** Merchant level identification is based on the corporate entity’s total volume of Visa transactions (inclusive of credit, debit and prepaid) meeting the transaction thresholds in one country or with one acquirer per year. Volume from independently-owned and operated merchant locations (e.g., franchisee, licensee) may be excluded if it is not processed by the corporate entity. Our clients tend to be level 3 and 4, but we will work with anyone, that truly wants to be compliant.

Merchants processing over 6 million Visa transactions annually across all channels or Global merchants identified as Level 1 by any Visa region – Level 1

Every year:

  • File a Report on Compliance (“ROC”) by Qualified Security Assessor (“QSA”)” or Internal Auditor if signed by officer of the company. We recommend the internal auditor obtain the PCI SSC Internal Security Assessor (“ISA”) certification.
  • Submit an Attestation of Compliance (“AOC”) Form.

Every quarter:

  • Conduct a quarterly network scan by an Approved Scan Vendor (“ASV”).

1 to 6 million Visa transactions annually across all channels – Level 2

Every year:

  • Complete a Self-Assessment Questionnaire (“SAQ”).
  • Submit an Attestation of Compliance (“AOC”) Form.

Every quarter:

  • Conduct a quarterly network scan by an Approved Scan Vendor (“ASV”).

20,000 to 1 million Visa e-commerce transactions annually – Level 3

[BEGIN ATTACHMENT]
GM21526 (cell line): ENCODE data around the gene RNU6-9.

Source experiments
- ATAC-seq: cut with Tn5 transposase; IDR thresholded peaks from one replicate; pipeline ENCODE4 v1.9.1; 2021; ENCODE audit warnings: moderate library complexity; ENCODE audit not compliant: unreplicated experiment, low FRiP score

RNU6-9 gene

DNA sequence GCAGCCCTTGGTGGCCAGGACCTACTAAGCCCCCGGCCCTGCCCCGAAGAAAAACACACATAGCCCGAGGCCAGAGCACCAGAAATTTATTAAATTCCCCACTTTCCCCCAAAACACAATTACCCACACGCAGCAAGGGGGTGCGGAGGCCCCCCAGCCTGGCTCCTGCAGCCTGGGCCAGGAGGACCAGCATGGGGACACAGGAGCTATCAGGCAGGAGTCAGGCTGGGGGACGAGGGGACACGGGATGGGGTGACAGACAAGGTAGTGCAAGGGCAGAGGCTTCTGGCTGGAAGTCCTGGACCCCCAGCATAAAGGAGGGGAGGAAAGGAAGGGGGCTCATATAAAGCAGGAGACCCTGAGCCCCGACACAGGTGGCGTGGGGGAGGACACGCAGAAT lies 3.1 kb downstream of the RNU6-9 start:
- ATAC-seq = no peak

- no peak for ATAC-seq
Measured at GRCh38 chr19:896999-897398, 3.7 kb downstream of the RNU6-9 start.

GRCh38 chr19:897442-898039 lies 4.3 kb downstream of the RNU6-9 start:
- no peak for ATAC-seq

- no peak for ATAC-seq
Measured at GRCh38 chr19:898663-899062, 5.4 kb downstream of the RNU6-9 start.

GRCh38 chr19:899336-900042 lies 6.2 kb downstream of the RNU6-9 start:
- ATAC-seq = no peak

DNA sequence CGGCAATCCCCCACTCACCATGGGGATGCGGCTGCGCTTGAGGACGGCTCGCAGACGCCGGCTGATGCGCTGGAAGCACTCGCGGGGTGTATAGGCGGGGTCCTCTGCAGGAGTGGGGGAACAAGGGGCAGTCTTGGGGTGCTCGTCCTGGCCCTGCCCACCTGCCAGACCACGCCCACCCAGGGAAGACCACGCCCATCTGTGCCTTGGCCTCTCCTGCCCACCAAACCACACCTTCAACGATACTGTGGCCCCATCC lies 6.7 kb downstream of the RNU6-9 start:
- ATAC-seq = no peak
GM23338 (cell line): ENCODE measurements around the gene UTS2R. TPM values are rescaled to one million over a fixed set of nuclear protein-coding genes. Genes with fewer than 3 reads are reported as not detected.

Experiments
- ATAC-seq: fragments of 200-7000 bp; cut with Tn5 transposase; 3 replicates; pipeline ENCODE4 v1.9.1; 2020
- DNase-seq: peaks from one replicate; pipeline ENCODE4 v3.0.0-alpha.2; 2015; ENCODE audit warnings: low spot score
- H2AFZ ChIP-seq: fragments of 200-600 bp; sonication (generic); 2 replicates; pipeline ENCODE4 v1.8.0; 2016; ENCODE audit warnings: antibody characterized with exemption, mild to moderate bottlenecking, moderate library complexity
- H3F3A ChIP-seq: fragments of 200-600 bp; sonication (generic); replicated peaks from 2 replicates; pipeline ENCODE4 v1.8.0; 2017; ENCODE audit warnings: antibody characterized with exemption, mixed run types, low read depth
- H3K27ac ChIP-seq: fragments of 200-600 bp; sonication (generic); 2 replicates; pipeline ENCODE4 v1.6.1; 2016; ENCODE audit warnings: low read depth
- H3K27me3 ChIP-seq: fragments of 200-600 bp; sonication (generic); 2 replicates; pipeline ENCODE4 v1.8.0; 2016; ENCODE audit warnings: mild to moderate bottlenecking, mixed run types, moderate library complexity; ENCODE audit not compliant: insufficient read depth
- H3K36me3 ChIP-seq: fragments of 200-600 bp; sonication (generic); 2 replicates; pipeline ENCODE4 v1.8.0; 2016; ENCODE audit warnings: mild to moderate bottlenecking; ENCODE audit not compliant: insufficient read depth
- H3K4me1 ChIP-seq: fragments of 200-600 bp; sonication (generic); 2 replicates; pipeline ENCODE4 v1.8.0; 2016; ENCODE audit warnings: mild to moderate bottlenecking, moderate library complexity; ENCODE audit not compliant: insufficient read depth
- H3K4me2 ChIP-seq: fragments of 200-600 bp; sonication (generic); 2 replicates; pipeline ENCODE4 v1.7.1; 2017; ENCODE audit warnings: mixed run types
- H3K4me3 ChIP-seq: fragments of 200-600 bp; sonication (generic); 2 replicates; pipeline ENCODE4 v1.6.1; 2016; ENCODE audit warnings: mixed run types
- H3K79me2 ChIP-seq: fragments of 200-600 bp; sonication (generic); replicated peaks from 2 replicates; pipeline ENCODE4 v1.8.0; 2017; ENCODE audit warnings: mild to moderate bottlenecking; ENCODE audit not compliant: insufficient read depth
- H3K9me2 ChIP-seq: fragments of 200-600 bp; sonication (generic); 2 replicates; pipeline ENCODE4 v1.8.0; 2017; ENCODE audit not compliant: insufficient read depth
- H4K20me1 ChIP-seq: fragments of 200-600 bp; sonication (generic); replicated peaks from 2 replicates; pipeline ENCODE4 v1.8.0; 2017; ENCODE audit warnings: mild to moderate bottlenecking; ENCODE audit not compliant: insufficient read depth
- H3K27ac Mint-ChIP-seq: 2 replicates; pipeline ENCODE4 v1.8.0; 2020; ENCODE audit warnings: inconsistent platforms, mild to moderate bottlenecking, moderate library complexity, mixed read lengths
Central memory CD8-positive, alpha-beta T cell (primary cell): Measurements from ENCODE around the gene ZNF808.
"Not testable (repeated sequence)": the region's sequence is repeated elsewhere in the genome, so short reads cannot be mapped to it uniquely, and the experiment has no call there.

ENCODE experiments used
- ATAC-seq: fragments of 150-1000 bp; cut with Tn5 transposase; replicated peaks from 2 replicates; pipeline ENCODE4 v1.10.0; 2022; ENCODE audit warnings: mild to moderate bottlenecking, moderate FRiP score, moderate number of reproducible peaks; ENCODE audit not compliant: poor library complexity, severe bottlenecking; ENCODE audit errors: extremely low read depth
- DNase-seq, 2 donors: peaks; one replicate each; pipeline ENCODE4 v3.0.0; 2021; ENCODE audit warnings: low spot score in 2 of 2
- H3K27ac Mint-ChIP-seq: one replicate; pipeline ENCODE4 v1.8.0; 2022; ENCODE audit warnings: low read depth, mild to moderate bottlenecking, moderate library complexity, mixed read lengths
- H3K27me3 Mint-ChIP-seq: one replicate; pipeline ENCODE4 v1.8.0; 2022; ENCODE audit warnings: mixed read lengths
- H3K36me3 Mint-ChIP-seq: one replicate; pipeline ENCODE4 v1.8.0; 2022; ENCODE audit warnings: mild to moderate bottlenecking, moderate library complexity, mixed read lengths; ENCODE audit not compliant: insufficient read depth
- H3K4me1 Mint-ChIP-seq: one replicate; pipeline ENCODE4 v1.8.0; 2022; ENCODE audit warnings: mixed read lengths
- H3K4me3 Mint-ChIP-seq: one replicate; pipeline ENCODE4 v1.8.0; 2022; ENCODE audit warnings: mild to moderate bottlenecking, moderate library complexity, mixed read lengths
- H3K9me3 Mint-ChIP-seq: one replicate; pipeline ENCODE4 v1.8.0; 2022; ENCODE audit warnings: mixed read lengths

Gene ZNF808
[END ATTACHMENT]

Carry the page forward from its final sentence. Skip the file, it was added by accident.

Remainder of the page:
Every year:

  • Complete a Self-Assessment Questionnaire (“SAQ”).
  • Submit an Attestation of Compliance (“AOC”) Form.

Every quarter:

  • Conduct a quarterly network scan by an Approved Scan Vendor (“ASV”).

Merchants processing less than 20,000 Visa eCommerce transactions annually and all other merchants processing up to 1 million Visa transactions annually – Level 4

Every year:

  • Complete a Self-Assessment Questionnaire (“SAQ”).
  • Submit an Attestation of Compliance (“AOC”) Form.

Every quarter:

  • Conduct a quarterly network scan by an Approved Scan Vendor

PCI Compliance can protect your business from financial assessments should you be compromised

Visa Core Rules (VCR) governs the activities of client financial institutions and, by extension, merchants and service providers as participants in the Visa payment system.

A merchant’s acquiring bank is responsible for ensuring the PCI Data Security Standard (DSS) compliance of the merchant and any service providers the merchant is using. As a merchant, you must maintain full compliance at all times. (VCR section ID #0002228 and #0008031).

If a merchant does not comply with the PCI DSS or fails to rectify a security issue, Visa may assess a non-compliance assessment to the merchant’s acquirer. The acquirer is responsible for paying all assessments and must not represent that Visa has imposed any assessment on the merchant. (VCR section ID #0001054)

Assessments may be waived if there is no evidence of PCI DSS non-compliance prior to, and at the time of a data breach, as demonstrated during a forensic investigation. 48 states have reporting laws for security breaches.

What to do in case of a suspected Credit Card Data Breach

Further study

https://usa.visa.com/support/small-business/security-compliance.html?ep=v_sym_cisp#3